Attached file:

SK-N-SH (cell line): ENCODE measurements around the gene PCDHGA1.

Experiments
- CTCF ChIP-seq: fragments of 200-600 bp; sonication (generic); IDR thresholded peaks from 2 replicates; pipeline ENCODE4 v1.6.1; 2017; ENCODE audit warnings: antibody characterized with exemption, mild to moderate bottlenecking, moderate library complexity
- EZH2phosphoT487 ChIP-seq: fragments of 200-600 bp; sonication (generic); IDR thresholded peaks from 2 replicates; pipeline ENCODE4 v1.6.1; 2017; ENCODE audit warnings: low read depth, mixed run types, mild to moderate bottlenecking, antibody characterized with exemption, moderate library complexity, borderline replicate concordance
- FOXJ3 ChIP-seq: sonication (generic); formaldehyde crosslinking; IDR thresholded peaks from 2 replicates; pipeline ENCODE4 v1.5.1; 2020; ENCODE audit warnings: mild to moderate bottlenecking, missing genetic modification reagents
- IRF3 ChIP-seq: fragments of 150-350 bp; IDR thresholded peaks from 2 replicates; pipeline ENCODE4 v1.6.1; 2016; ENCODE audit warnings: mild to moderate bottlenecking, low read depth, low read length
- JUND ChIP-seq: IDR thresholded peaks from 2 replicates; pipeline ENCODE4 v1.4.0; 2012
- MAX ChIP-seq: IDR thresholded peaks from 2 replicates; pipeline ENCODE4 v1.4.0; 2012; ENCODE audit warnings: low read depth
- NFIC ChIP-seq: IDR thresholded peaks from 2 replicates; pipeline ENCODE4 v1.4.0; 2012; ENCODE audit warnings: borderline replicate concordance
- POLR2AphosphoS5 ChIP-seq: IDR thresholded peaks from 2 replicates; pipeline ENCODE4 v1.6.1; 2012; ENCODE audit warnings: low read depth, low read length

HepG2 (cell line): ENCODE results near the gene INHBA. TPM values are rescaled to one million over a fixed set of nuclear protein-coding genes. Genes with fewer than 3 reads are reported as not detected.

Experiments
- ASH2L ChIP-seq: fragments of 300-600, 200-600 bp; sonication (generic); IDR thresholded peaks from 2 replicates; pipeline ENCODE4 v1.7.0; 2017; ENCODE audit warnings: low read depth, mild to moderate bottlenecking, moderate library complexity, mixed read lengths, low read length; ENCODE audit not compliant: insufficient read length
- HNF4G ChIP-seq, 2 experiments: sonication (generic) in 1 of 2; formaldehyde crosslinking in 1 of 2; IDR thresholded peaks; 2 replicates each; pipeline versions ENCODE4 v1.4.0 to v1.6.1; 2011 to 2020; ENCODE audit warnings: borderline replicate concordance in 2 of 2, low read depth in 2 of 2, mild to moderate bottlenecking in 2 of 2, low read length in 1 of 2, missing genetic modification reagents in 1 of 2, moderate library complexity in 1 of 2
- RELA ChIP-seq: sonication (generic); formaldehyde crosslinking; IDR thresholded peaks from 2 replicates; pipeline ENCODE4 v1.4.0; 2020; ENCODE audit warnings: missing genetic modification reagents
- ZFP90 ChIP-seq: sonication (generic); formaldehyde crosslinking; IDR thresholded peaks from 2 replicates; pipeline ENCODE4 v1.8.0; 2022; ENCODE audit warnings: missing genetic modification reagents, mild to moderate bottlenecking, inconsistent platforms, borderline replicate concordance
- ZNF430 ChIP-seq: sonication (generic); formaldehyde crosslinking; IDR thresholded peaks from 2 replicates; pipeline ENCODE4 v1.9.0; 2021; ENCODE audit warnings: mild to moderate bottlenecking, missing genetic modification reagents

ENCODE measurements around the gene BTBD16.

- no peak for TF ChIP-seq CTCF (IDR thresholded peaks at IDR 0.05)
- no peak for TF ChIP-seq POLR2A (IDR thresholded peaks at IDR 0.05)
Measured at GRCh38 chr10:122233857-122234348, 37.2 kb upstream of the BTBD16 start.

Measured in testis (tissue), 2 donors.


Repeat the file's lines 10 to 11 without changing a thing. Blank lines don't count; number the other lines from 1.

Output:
- POLR2AphosphoS5 ChIP-seq: IDR thresholded peaks from 2 replicates; pipeline ENCODE4 v1.6.1; 2012; ENCODE audit warnings: low read depth, low read length

HepG2 (cell line): ENCODE results near the gene INHBA. TPM values are rescaled to one million over a fixed set of nuclear protein-coding genes. Genes with fewer than 3 reads are reported as not detected.